“We still have a challenge of getting enough materials to use and also, we have few sewing machines, to be precise, only 12, so the girls have to share. We also have a small study room which was provided by the district,” Umuhoza says.

She adds that some girls fail to come for training because they have no one to look after the kids when they come to study.

“Many girls don’t come to study because they don’t have anyone to watch over their babies, and at times, they have to breastfeed them. The other challenge is paying their teachers because the funds are still low, I mostly have to sacrifice and cut down on my expenses to see that the project grows,” Umuhoza says.

The foundation is helping more than 80 girls and the first group received their certificates last month after six months of training. The second group started on March 6 this year with the aim to promote Made in Rwanda products.

Umuhoza hopes to continue helping the youth in general for years to come. She hopes that the foundation will have outlets not only in Rwanda, but other countries.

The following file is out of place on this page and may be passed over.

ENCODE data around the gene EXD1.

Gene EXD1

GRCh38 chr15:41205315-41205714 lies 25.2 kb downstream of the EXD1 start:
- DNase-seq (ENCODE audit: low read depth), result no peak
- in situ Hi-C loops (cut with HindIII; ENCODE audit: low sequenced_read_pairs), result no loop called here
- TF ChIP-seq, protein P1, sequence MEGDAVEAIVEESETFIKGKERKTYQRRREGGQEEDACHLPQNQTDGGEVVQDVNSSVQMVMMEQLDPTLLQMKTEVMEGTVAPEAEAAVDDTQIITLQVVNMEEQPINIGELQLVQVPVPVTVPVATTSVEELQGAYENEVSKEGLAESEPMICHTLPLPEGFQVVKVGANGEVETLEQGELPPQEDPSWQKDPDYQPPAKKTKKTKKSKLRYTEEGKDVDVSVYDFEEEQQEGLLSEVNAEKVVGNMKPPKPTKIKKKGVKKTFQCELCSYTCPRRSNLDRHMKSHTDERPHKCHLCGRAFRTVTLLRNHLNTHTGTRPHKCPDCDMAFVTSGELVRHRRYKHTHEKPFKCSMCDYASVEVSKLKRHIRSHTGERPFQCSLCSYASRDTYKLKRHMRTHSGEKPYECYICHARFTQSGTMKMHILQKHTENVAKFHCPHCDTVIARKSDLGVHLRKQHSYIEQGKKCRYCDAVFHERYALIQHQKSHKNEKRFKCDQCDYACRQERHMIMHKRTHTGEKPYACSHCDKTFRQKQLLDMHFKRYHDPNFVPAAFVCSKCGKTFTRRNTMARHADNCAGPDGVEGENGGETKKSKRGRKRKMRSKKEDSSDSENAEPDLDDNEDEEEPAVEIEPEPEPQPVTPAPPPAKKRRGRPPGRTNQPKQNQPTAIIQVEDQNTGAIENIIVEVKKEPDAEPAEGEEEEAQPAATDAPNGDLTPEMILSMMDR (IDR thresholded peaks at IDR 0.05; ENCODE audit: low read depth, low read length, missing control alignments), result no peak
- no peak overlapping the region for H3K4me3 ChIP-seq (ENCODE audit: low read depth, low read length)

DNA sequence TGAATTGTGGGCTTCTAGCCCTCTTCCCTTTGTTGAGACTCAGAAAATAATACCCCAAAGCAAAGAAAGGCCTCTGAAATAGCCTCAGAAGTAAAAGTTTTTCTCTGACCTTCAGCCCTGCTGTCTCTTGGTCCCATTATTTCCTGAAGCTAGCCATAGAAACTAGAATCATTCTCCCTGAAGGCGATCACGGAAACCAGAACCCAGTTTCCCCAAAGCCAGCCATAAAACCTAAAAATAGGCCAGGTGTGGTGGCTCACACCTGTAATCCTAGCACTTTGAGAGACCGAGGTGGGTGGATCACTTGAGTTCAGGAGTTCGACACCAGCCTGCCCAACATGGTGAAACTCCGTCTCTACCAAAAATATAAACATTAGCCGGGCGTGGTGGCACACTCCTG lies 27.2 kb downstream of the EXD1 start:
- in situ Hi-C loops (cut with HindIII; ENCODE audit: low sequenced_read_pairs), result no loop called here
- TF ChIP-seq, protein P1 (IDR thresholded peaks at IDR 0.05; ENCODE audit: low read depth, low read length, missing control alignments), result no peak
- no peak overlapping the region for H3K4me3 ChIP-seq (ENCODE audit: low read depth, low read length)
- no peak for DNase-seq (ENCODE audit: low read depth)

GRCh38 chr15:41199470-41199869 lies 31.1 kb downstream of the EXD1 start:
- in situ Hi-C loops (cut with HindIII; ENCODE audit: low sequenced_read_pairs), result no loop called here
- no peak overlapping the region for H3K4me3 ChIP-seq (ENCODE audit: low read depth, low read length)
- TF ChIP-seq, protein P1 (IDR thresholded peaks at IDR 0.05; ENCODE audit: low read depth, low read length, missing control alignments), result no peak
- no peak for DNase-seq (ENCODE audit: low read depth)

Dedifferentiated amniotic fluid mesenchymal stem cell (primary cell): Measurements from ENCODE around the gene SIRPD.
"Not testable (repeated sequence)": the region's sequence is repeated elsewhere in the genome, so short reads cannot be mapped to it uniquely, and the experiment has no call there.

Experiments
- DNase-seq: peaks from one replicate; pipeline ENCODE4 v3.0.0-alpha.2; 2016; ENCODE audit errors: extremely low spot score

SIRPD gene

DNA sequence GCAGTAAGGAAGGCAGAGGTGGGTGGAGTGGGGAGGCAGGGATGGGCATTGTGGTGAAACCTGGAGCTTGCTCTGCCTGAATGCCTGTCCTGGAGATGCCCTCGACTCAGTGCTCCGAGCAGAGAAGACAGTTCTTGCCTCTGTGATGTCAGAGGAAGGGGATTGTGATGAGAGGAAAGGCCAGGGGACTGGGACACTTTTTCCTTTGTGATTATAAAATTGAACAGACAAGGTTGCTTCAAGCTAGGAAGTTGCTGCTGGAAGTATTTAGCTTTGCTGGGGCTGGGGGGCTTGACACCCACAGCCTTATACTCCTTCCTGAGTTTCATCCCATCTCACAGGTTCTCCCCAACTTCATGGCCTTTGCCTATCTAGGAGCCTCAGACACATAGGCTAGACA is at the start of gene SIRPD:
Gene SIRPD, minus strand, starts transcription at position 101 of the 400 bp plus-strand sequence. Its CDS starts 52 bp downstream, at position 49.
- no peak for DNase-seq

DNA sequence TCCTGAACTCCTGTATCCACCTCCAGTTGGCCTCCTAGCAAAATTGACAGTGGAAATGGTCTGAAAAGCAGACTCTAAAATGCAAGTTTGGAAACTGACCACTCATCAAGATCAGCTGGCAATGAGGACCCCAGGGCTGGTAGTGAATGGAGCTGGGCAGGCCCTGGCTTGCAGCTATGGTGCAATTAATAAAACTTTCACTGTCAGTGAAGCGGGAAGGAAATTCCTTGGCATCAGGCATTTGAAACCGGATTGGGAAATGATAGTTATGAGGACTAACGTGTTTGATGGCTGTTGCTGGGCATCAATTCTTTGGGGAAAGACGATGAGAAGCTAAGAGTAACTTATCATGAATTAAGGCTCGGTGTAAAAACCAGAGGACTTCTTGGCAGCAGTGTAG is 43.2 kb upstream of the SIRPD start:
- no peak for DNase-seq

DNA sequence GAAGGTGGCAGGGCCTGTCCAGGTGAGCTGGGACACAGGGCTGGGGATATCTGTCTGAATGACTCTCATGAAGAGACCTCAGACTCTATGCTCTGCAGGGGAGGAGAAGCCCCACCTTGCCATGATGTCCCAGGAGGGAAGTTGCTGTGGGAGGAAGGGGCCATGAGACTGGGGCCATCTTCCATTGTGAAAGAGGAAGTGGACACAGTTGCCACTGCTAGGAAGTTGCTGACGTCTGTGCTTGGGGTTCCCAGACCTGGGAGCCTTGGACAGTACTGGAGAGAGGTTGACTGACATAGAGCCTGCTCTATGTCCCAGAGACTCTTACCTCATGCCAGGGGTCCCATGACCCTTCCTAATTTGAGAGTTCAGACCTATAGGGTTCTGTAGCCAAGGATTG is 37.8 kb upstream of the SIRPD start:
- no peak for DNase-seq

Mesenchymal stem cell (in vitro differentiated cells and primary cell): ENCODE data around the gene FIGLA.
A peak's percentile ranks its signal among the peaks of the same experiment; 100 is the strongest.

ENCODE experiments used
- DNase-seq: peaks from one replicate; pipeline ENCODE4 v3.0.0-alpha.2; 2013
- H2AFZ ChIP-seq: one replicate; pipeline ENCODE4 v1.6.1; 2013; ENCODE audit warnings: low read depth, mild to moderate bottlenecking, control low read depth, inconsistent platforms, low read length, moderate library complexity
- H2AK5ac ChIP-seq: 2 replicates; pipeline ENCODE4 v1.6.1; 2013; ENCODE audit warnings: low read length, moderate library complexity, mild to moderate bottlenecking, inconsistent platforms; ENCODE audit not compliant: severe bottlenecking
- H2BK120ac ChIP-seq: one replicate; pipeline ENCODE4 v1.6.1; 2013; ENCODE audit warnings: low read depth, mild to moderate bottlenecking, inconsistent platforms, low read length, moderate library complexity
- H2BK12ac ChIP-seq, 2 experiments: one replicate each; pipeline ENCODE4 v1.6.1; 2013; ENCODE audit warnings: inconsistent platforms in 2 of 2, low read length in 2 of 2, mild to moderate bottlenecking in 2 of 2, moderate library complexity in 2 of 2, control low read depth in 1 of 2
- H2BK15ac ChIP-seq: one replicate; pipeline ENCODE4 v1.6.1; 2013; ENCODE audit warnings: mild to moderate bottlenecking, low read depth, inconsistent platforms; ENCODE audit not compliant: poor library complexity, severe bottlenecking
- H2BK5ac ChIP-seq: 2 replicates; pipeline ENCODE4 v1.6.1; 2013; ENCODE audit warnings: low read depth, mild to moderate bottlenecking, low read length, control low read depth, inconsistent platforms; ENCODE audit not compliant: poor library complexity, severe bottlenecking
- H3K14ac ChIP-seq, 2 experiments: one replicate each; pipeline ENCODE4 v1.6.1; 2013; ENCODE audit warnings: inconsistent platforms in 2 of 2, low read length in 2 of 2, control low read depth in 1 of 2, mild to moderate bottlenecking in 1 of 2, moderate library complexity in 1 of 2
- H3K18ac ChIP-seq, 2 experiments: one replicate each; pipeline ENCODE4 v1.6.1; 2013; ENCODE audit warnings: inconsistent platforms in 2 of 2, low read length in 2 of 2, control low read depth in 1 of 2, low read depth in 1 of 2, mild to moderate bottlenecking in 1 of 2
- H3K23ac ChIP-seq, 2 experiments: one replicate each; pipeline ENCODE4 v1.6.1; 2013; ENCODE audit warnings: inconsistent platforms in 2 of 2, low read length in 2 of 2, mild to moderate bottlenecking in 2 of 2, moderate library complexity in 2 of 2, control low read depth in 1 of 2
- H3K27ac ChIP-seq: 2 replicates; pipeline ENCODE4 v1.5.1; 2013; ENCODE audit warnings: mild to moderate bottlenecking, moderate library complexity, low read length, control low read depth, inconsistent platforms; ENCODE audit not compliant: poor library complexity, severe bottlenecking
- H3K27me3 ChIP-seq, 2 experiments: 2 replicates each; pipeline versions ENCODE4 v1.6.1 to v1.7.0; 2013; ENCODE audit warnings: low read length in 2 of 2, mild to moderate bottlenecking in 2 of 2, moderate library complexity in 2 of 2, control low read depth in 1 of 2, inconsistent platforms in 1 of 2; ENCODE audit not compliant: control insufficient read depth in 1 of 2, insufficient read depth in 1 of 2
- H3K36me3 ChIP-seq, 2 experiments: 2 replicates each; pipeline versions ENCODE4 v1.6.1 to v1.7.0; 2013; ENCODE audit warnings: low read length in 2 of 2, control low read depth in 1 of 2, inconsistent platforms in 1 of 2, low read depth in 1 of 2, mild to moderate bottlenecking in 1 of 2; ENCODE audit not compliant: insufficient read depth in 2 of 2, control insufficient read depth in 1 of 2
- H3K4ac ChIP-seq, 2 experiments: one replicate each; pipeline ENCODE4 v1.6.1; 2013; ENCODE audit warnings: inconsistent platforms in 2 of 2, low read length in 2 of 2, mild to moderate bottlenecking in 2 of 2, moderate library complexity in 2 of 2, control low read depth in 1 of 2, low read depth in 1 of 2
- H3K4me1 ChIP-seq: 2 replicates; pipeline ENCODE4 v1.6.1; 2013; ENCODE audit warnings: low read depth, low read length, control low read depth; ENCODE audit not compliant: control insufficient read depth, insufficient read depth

Some of the products made by the girls.  

“Our plan is to have a big presence like in three years, not only in Rwanda, but in different countries that sell Made in Rwanda products. I also want to have a technical vocational school that will help the youth pursue further studies and I also plan to create a savings cooperative for those who already finished studying at Icyerekezo Association so that they can be able to sustain themselves,” she says.

Teen mothers share their story

18-year-old Jeanine Ujeneza testifies that her life changed for the better after she became a part of the foundation. Her life seemed hopeless after she gave birth but this all changed.

“I can now accept the choice of the path I took in my life, it has not been easy but what I have learnt from this initiative has helped me a lot, especially in shaping me into the strong woman who is eager to take on life that I am today,” she says.

“I now know that I am the only person who can take charge of my life and not just let circumstances decide my fate, and even though the money we get is not that much, our lives are changing drastically,” Ujeneza adds.

Ujeneza says that they are gaining useful skills that are already shaping their future.

23-year-old Clementine Nikwigize says that the isolation that comes one’s way after giving birth at a tender age can destroy them.

“Most girls are neglected by friends and the man responsible for the pregnancy, or worse, your own family, which only makes matters worse.

“But being here helps us a lot, we talk and confide in each other and get the courage to move on with life.You feel like you still have value. We are now lucky we are getting these skills and I know that we are going to be able to earn ourselves a decent living,” Nikwigize says.